The U.S. refinery wholesale gasoline margin (the difference between the wholesale price of gasoline and the price of Brent crude oil) averaged 21 cents/gal in April 2020, increased to an average of 35 cents/gal in the third quarter of 2020, and fell back to 28 cents/gal in the fourth quarter. Third and fourth quarter margins both fell within normal recent five-year seasonal ranges. EIA expects the U.S. refinery wholesale gasoline margin will average 36 cents/gal in 2021 and 35 cents/gal in 2021, compared with a five-year (2016–20) average of 35 cents/gal.

U.S. diesel fuel and crude oil prices

EIA expects the retail price of regular gasoline in the United States will average $2.33/gal during the first quarter of 2021, 9 cents/gal lower than at the same time last year. EIA expects the U.S. monthly regular retail gasoline price will increase from an average of $2.28/gal in January 2021 to an annual peak of $2.53/gal in May before falling to $2.29/gal in December 2021. The U.S. regular gasoline retail price, which averaged $2.18/gal in 2020, is forecast to average $2.40/gal in 2021 and $2.42/gal in 2022. Regional annual average forecast prices for 2021 range from a low of $2.10/gal in the Gulf Coast region—Petroleum Administration for Defense District (PADD) 3—to a high of $3.10/gal in the West Coast region (PADD 5).

The retail price of diesel fuel in the United States averaged $2.55/gal in 2020, which was 50 cents/gal lower than in 2019. EIA forecasts that the diesel price will average $2.71/gal in 2021 and $2.74/gal in 2022. EIA expects that global economic activity returning to pre-pandemic levels will help drive diesel refinery margins higher than their multiyear lows in 2020 during the forecast period. Diesel refinery margins based on Brent crude oil averaged 30 cents/gal in 2020, which was 11 cents/gal lower than the 2015–19 average and the lowest annual average since 2009. EIA expects diesel refinery margins will average 39 cents/gal in 2021 and 42 cents/gal in 2022.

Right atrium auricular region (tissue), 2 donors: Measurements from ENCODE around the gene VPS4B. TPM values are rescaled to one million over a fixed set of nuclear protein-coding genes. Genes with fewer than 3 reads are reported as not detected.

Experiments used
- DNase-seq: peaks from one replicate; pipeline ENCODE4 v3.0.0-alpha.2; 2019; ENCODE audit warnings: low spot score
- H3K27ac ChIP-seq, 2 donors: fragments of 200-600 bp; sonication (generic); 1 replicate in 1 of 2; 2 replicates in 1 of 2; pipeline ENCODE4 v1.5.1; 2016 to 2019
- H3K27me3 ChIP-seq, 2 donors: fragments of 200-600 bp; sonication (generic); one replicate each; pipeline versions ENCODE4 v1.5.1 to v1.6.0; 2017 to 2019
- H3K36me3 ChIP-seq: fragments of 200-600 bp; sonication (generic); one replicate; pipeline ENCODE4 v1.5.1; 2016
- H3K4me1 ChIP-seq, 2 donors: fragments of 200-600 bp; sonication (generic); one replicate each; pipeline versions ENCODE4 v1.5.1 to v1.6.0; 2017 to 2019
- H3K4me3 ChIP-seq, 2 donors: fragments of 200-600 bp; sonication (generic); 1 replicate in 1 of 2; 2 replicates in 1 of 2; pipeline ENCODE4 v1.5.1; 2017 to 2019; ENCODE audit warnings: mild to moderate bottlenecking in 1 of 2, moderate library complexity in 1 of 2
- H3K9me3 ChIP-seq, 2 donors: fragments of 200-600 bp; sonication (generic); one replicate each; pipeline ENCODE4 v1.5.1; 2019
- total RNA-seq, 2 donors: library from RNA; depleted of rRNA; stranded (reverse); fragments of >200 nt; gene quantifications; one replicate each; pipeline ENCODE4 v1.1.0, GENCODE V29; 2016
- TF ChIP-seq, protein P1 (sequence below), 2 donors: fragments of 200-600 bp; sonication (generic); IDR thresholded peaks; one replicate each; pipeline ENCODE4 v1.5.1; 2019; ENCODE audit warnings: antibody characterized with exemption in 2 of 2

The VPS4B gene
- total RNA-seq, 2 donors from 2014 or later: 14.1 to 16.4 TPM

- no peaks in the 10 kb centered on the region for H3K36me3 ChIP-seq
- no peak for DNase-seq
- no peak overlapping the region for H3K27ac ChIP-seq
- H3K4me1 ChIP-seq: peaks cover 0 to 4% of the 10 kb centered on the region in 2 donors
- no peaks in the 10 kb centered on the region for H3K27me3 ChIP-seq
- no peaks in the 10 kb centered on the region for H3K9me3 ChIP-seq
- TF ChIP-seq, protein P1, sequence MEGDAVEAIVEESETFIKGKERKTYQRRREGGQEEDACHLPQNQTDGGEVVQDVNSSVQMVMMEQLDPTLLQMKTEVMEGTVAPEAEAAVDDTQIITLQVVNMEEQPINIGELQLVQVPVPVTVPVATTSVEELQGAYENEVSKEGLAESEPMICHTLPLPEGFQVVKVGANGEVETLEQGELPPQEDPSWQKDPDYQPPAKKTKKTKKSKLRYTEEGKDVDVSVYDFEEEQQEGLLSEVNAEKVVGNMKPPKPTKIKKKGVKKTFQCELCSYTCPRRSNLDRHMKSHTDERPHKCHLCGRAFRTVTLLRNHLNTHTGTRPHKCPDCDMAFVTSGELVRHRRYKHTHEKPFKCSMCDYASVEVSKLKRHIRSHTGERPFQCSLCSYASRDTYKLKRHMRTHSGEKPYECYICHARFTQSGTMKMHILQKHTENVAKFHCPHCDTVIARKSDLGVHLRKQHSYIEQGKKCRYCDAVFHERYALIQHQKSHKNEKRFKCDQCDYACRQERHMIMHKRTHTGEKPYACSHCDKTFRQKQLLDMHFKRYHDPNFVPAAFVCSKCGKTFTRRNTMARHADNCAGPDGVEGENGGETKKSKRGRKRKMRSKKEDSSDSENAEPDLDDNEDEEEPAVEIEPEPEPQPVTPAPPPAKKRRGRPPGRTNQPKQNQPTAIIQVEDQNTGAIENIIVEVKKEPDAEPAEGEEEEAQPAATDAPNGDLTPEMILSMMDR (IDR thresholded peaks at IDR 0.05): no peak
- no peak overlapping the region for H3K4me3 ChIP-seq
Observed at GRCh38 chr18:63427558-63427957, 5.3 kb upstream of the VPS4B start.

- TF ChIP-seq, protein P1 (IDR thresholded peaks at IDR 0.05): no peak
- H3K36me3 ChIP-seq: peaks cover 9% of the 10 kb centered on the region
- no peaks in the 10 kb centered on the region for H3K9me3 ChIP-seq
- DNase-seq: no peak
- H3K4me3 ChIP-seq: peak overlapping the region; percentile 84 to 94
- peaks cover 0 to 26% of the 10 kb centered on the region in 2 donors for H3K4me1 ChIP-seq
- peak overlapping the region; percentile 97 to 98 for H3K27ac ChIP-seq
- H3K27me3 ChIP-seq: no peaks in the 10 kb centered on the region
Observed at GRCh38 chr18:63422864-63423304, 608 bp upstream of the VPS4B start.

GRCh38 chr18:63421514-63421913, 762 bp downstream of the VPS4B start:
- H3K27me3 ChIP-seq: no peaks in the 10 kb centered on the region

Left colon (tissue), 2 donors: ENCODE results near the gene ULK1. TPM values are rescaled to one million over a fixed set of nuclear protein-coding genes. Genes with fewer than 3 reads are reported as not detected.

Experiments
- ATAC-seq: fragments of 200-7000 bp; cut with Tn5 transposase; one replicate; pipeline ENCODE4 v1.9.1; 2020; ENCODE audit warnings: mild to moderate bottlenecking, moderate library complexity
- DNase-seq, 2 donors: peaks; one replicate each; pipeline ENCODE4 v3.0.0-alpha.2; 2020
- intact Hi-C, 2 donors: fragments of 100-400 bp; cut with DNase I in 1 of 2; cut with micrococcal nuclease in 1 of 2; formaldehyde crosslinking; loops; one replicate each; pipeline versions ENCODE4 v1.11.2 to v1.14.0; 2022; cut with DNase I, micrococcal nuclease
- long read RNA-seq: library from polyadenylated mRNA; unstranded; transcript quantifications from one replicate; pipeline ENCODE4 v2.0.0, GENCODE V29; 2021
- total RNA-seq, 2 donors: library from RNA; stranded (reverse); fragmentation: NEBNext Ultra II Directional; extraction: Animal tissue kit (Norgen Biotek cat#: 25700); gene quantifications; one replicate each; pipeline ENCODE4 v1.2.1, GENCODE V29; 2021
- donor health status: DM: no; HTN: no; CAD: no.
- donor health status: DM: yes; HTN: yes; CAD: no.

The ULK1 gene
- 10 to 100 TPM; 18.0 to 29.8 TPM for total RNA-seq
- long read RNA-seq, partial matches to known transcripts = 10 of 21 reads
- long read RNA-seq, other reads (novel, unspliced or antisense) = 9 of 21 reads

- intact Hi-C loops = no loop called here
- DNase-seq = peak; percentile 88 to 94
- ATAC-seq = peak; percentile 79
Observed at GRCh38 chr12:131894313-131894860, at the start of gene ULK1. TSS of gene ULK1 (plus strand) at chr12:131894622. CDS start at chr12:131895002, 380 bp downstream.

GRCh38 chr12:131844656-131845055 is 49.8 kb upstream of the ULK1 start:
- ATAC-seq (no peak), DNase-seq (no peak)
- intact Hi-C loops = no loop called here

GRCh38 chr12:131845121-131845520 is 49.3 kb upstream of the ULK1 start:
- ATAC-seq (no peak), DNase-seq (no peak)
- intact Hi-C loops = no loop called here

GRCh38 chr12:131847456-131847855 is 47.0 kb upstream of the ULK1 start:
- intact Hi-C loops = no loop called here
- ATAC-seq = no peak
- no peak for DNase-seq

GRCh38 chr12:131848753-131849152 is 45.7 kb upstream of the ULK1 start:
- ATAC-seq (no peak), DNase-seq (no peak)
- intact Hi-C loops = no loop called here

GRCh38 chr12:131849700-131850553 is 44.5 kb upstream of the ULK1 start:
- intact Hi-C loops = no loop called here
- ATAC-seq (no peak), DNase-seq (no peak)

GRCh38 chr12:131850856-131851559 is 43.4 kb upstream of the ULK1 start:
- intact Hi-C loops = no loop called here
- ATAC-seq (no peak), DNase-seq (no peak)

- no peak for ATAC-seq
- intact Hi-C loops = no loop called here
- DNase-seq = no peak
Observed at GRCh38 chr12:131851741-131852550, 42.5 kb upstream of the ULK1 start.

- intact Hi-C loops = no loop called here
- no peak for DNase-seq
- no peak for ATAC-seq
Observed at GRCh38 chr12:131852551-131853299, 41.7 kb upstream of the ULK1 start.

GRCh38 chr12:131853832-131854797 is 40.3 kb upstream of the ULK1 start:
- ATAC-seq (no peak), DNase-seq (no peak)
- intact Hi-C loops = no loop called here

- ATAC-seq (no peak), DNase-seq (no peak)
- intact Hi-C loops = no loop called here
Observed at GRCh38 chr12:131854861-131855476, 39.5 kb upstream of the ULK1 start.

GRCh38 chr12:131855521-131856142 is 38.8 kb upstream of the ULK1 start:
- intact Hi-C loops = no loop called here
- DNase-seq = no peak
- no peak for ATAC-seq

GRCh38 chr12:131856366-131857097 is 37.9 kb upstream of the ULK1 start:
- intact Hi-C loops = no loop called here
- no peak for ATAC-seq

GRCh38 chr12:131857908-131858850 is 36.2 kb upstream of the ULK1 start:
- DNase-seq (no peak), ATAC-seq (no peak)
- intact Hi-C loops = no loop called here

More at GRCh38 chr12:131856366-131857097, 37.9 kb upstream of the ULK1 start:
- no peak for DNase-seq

Natural Gas Prices. Henry Hub spot prices averaged $2.03/MMBtu in 2020. Natural gas prices fell through much of 2020 because of sharp declines in LNG exports and industrial-sector natural gas consumption outpaced declines in production and contributed to inventories building at a faster rate than the five-year average.

Although Henry Hub spot prices rose late in 2020 to average $2.59/MMBtu in December, a warm early winter moderated price increases. EIA expects the average spot price of natural gas to increase to $3.01/MMBtu in the first quarter of 2021. The price forecast is based on expectations of slightly cooler-than-normal weather in the first quarter. However, the fourth quarter of 2020 was warmer than average. If warmer-than-average weather persists in the second half of winter, it could contribute to downward pressure on natural gas spot prices in the January–March period. In 2021, EIA expects general upward price pressures amid relatively low natural gas production, meaning higher prices will be needed in order to increase production and balance the supply and demand of natural gas. EIA forecasts the spot prices to average $3.01/MMBtu in 2021, up 98 cents/MMBtu from 2020, and increase further to an average of $3.27/MMBtu in 2022.

Henry Hub natural gas price

Coal Prices. EIA estimates the delivered coal price to U.S. electricity generators averaged $1.94 per million British thermal units (MMBtu) in 2020, which was 8 cents/MMBtu lower than the 2019 price. EIA forecasts that coal prices will increase to $2.06/MMBtu in 2021 and $2.07 in 2022.

Electricity Prices. EIA expects wholesale electricity prices in many areas of the country in 2020 will be higher than last year, reflecting the increased cost of natural gas for power generation. EIA forecasts that annual average wholesale prices in New England will rise 43% this year primarily as a result of expected colder winter weather that contributes to rising natural gas prices. However, in California, forecast wholesale electricity prices in 2021 average 8.1% lower than last year, primarily reflecting fewer spikes in prices related to hot summer weather as happened in 2020.

EIA forecasts the U.S. retail electricity price for the residential sector will average 13.3 cents/kWh in 2021, which is 1.2% higher than the average retail price in 2020. Forecast residential prices increase by an additional 1.2% in 2022.

U.S. residential electricity prices

aWest Texas Intermediate.
bAverage regular pump price.
cOn-highway retail.
dU.S. Residential average.
eElectric power generation fuel cost.
WTI Crude Oila
(dollars per barrel)
Brent Crude Oil
(dollars per barrel)
(dollars testper gallon)
(dollars per gallon)
Heating Oild
(dollars per gallon)
Natural Gasd
(dollars per thousand cubic feet)
(cents per kilowatthour)
(dollars per million Btu)

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Related Figures
West Texas Intermediate (WTI) crude oil price XLSX PNG
U.S. gasoline and crude oil prices XLSX PNG
U.S. diesel fuel and crude oil prices XLSX PNG
Henry Hub natural gas price XLSX PNG
U.S. natural gas prices XLSX PNG
U.S. residential electricity price XLSX PNG
U.S. census regions and census divisions XLSX PNG